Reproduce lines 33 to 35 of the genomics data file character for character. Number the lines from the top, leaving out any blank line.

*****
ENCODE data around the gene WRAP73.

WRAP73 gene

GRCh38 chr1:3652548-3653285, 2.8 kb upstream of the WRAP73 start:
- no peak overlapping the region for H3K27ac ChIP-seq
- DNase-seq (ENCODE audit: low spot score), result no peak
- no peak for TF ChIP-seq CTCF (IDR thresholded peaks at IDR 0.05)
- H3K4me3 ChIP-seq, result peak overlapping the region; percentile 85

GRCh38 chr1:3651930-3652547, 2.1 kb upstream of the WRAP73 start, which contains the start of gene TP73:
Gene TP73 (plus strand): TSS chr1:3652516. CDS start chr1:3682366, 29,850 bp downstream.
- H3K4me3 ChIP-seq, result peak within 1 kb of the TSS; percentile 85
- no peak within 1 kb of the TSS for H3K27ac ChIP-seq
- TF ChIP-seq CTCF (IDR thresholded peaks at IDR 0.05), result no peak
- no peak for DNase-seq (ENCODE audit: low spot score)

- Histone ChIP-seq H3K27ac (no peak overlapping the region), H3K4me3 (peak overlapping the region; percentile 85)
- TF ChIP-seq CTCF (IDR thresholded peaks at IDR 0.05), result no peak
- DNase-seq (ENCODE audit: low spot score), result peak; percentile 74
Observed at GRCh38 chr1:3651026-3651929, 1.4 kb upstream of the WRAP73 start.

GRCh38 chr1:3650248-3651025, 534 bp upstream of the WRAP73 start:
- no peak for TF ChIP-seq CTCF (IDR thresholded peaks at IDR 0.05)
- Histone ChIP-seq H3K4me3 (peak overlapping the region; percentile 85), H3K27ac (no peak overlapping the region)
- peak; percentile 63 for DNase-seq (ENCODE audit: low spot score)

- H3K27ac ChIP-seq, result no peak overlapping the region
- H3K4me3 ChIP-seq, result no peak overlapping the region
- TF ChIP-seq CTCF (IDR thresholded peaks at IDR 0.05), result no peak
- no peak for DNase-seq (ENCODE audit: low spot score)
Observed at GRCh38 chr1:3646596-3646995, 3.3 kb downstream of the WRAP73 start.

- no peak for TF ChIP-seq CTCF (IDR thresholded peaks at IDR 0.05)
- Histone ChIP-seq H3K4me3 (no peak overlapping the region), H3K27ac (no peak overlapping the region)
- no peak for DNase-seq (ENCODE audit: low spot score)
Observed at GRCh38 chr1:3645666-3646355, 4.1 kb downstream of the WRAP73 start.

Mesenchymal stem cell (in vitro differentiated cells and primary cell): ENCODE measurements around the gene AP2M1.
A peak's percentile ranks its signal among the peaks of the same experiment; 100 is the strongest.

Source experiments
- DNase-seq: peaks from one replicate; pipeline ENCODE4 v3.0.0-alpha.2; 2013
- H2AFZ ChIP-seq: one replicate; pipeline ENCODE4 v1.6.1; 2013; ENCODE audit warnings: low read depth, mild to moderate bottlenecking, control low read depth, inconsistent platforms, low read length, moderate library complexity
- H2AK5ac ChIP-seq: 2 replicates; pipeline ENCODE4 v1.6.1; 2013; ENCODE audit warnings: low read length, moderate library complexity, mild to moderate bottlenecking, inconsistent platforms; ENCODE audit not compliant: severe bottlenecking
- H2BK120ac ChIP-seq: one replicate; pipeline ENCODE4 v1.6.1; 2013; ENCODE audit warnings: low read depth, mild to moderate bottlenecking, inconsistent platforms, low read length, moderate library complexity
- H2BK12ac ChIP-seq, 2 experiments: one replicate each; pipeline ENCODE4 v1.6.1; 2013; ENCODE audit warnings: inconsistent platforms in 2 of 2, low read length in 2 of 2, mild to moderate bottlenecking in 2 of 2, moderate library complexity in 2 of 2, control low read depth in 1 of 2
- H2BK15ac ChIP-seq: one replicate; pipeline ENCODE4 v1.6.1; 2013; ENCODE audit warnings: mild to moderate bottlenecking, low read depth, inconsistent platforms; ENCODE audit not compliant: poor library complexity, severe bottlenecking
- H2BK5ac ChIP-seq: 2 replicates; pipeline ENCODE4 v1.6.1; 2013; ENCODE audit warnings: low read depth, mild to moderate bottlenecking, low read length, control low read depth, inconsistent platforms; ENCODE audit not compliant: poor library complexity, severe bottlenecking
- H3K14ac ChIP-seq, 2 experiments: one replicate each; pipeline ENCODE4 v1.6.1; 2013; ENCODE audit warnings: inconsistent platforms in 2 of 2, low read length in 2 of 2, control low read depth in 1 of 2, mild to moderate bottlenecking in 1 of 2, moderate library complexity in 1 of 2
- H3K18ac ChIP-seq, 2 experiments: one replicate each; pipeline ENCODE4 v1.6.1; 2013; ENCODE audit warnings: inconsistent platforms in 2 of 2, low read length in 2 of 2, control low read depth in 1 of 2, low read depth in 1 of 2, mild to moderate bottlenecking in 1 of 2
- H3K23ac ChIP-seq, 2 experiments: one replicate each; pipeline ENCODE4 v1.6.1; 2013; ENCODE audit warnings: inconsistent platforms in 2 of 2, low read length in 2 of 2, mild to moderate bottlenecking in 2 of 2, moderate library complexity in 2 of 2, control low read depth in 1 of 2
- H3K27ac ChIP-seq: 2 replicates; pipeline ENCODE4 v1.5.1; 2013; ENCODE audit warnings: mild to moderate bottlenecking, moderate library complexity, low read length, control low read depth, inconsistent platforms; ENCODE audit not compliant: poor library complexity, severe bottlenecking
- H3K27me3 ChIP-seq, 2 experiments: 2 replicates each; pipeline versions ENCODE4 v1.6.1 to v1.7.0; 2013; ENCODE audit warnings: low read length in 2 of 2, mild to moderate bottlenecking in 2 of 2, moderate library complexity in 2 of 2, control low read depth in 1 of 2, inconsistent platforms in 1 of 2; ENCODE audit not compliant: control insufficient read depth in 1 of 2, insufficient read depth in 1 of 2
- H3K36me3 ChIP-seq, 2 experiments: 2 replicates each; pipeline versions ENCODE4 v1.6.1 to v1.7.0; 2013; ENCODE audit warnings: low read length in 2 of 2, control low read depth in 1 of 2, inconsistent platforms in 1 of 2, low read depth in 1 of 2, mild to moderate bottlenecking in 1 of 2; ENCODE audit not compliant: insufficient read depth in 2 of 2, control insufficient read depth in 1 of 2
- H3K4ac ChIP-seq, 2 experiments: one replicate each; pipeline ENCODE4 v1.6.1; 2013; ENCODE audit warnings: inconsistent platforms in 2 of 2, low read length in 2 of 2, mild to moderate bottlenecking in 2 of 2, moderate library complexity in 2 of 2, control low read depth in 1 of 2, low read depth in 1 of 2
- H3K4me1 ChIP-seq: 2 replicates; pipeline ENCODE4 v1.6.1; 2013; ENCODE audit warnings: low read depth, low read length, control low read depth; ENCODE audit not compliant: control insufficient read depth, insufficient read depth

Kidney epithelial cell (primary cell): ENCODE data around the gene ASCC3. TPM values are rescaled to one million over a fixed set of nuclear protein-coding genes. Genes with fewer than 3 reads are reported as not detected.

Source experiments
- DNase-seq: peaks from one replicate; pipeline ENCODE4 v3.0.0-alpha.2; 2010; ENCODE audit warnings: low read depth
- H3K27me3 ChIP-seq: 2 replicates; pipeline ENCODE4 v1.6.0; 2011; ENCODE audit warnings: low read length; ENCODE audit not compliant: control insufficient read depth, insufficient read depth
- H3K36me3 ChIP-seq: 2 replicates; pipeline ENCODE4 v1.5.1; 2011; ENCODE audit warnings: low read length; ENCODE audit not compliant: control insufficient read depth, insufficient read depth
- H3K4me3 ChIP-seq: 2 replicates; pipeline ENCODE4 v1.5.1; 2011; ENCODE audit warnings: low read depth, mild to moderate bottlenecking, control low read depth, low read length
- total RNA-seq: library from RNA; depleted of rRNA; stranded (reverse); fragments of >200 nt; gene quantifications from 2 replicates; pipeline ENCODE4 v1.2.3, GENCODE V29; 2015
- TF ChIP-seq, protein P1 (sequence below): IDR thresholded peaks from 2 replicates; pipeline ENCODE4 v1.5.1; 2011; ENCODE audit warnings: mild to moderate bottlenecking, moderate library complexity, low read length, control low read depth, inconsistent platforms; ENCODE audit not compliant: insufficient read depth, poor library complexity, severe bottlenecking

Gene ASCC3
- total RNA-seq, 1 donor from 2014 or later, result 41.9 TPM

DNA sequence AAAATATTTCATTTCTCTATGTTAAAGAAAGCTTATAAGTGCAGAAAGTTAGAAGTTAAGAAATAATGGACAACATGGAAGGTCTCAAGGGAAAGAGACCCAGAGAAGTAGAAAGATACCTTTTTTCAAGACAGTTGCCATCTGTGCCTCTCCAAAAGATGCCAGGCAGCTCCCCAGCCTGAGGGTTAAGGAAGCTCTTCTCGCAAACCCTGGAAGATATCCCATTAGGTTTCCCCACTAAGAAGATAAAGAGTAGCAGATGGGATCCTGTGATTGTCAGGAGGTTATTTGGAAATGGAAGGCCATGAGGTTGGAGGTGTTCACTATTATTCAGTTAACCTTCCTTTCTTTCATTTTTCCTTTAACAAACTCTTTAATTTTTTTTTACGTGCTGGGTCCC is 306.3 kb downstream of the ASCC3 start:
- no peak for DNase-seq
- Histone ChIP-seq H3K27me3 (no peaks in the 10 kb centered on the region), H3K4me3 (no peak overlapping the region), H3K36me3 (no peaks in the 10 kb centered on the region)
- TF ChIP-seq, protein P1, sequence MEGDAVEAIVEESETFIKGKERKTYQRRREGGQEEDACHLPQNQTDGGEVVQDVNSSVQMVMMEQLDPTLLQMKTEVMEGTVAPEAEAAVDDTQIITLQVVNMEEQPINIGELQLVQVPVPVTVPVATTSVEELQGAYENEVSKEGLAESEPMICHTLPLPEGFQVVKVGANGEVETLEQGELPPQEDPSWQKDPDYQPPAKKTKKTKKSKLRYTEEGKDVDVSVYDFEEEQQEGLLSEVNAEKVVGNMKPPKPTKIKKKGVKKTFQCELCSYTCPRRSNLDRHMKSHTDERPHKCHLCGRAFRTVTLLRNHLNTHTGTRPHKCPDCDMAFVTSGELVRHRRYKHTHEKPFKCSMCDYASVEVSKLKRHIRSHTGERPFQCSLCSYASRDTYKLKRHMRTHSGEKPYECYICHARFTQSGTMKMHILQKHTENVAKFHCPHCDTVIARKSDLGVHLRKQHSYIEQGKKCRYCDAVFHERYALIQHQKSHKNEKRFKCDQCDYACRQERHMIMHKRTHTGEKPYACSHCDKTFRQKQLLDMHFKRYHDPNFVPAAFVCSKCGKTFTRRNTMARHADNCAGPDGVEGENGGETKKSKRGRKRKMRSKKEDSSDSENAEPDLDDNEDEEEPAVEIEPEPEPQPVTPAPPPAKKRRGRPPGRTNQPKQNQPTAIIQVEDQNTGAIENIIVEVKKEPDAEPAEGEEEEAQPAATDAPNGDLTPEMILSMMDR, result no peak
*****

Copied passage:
Source experiments
- DNase-seq: peaks from one replicate; pipeline ENCODE4 v3.0.0-alpha.2; 2013
- H2AFZ ChIP-seq: one replicate; pipeline ENCODE4 v1.6.1; 2013; ENCODE audit warnings: low read depth, mild to moderate bottlenecking, control low read depth, inconsistent platforms, low read length, moderate library complexity